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Mount Orégano
Sue Burke
USA: a country with no name 
4th-Mar-2015 03:07 pm
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The United States of America has an abiding problem: it has no name.


The “United Colonies” was a precursor to the “United States.” In 1777, the Second Continental Congress adopted the Articles of Confederation, which said: “The Stile of this Confederacy shall be ‘The United States of America.’... Each state retains its sovereignty, freedom and independence....”

That is, each state (“state” meaning an individual political entity with supreme authority) would be its own country like Great Britain or France, and people would refer to themselves as “Virginians” or “Pennsylvanians” or whatever. The United States of America would not be an actual country but rather a coordinated grouping of separate countries located within the huge land mass of America.

Our Founding Fathers had a lot of ideas that didn’t work out, and at least this one was nowhere near as tragic as slavery. The United States of America almost immediately became one single country despite their expectations. Nature abhors a vacuum, so by the time George Washington left the office of President, he was speaking of “[t]he name of American” as our appellation.

Ever since 1507, “America” has meant the entire New World, and there are more countries in America than the USA. This results in snark like this comment to a science post:

Question: Where do Americans live? Answer: Anywhere in North, Central and South America. Residents of Center [sic] and South American also refer to themselves as Americans. What do you call someone who speaks only one language? Someone from the United States.

Haters gonna hate. But what exactly do you call someone from the United States, then? Here in Spain where I live now, sometimes they say estadounidense (United Statesian), which doesn’t trip off the tongue easily, so sometimes they call us norteamericanos (North Americans). Of course, Canada, Mexico, the Caribbean Islands, and Greenland also lie within North America, so norteamericano is no more accurate than plain old “American.”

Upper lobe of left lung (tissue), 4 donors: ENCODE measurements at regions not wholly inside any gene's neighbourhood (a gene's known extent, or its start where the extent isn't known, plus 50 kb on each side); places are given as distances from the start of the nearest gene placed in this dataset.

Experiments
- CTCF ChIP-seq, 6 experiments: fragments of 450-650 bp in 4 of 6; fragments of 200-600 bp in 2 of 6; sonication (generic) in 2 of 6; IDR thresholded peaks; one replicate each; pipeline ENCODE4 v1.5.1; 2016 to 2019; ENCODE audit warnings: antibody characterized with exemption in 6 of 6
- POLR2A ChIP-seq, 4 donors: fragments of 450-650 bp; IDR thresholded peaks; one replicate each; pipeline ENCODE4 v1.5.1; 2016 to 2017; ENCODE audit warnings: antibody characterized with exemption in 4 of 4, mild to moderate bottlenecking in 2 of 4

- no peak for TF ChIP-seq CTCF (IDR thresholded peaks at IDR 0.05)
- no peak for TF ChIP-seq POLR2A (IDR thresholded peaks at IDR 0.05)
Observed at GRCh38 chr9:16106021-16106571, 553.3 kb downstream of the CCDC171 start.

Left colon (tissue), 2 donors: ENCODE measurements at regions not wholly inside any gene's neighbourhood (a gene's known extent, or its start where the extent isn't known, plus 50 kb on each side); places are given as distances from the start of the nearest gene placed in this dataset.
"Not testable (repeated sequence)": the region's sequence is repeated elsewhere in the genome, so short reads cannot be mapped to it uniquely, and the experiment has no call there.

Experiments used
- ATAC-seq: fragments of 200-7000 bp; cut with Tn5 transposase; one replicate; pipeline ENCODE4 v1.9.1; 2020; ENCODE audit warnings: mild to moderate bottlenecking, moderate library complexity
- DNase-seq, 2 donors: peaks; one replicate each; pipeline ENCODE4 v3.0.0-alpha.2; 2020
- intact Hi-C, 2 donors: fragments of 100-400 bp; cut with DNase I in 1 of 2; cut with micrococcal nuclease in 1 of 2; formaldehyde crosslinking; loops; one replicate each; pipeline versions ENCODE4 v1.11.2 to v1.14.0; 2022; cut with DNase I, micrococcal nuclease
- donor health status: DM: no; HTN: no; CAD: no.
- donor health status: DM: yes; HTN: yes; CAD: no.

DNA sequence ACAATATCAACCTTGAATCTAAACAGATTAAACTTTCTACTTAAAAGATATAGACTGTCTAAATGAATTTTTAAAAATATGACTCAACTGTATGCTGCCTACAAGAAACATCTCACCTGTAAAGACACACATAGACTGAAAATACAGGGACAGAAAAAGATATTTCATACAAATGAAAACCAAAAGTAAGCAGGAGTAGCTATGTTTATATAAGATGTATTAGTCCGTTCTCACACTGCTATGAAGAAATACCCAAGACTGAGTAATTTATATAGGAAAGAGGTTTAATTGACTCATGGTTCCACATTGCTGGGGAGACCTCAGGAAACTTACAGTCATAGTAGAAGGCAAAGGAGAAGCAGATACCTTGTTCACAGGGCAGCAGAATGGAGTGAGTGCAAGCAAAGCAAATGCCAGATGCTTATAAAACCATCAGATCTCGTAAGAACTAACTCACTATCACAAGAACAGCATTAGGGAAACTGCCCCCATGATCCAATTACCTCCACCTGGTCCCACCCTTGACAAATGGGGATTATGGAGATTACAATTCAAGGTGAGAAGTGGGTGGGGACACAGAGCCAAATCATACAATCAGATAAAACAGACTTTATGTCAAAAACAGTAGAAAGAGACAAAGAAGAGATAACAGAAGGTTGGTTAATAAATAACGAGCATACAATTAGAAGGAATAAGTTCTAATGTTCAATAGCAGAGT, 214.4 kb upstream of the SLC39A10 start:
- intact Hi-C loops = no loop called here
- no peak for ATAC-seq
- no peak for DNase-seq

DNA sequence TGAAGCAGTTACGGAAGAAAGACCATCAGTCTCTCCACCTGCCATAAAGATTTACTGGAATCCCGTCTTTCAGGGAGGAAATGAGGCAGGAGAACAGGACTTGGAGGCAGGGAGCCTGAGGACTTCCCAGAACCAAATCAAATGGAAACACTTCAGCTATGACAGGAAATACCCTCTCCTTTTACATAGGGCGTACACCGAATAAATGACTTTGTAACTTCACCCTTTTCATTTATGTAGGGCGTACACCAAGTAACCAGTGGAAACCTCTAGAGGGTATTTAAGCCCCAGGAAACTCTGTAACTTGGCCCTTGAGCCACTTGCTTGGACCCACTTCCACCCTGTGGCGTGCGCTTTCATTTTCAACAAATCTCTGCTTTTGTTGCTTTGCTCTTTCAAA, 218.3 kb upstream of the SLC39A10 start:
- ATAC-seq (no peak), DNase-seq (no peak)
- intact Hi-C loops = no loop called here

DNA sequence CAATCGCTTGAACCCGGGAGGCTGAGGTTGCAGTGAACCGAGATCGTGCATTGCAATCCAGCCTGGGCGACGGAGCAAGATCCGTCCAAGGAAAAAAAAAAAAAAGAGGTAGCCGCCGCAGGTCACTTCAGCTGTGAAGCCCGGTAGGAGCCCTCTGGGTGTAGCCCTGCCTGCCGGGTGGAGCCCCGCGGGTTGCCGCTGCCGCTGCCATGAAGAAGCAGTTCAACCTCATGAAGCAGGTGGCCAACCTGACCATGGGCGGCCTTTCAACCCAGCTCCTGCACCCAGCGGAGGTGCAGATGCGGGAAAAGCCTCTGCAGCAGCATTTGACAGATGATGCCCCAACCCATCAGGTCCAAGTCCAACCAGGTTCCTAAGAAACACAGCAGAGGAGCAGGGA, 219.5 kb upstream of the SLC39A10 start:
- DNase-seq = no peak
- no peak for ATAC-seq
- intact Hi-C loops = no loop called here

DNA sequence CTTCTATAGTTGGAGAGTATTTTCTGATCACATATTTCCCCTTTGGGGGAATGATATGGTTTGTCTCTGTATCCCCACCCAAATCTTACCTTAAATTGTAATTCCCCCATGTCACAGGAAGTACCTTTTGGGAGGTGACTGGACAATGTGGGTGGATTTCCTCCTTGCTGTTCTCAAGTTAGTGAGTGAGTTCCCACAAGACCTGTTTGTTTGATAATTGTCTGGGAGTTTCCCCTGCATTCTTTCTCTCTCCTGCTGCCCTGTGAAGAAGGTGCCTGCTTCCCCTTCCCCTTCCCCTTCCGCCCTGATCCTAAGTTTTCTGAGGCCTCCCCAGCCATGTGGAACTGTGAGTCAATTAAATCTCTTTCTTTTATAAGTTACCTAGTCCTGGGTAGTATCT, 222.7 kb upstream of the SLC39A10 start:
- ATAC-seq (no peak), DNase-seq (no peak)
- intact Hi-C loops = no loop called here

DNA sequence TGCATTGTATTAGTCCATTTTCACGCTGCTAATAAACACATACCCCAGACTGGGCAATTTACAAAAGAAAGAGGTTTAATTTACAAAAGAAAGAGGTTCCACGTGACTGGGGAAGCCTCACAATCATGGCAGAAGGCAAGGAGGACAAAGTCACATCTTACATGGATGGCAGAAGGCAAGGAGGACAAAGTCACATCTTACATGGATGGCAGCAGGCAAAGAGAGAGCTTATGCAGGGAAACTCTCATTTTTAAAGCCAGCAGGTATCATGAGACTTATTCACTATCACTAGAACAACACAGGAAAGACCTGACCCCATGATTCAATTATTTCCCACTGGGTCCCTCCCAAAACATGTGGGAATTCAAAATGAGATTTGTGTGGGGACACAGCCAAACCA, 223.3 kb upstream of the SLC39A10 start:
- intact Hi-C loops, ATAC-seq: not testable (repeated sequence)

Besides, Mexico is actually the United States of Mexico, and over history there has been a United States of Brazil (1889-1937), United States of Columbia (1863-1886), and United States of Venezuela (1864-1953), to name just a few. So even using “United States” or “US” to designate ourselves won’t protect us from the most quibbling snark.

We have no real name, and we can only be careful, as the New York Times Manual of Style and Usage says, to be sure that the context makes clear what we mean by “American,” “America,” and “the Americas,” since Argentinians are Americans, too, after all.

And unless someone comes up with a workable alternative – snarkers, be constructive for once – citizens of the United States of America are “Americans” because we have a country with a descriptor, not a name, and that’s the best we can do.

— Sue Burke
4th-Mar-2015 02:10 pm (UTC)
I feel your pain. There's no name for someone from the United Kingdom, either.
4th-Mar-2015 08:29 pm (UTC)
Yes, another country that did not think things fully through.
9th-Mar-2015 04:21 pm (UTC)
I read a great book a while back that takes its jumping-off point from this very fact:

A Country with No Name: Tales from the Constitution

And I'm sure you've heard the comment that before our Civil War, people would say "the United States are such-and-such," while after the Civil War, they'd say "The United States is such and such."

Additionally to the US and UK, the Austrian half of old Austria-Hungary didn't really have a name; "Austria" comes from the concept of the "eastern realm" of the House of Habsburg (weirdly, Austria derives from the German Ost meaning "east" and not the Latin auster which means "south").

I wonder if it's meaningful that all these political entities predate the modern idea of nationalism?
9th-Mar-2015 09:21 pm (UTC)
That's an interesting idea. If you have political entities rather than nations, do you need a specific name?
10th-Mar-2015 01:07 am (UTC)
Well, there were specific names: England, Scotland, Wales; Lower Austria, Tyrol, Bohemia - but the overarching government was personal and dynastic and they didn't care whether it felt like one thing to the people, because who cared about their opinion? The US was founded in a time of transition from this way of thinking to the nation-state way of thinking, and in a lot of ways, the founders didn't think the whole thing through.
10th-Mar-2015 04:58 pm (UTC)
True, and for a lot of countries, like France and Germany, borders moved around from time to time, and people just dealt with it. Often a country contained several nationalities.

These days, the feeling is more like every nationality deserves its own country, no matter how small.
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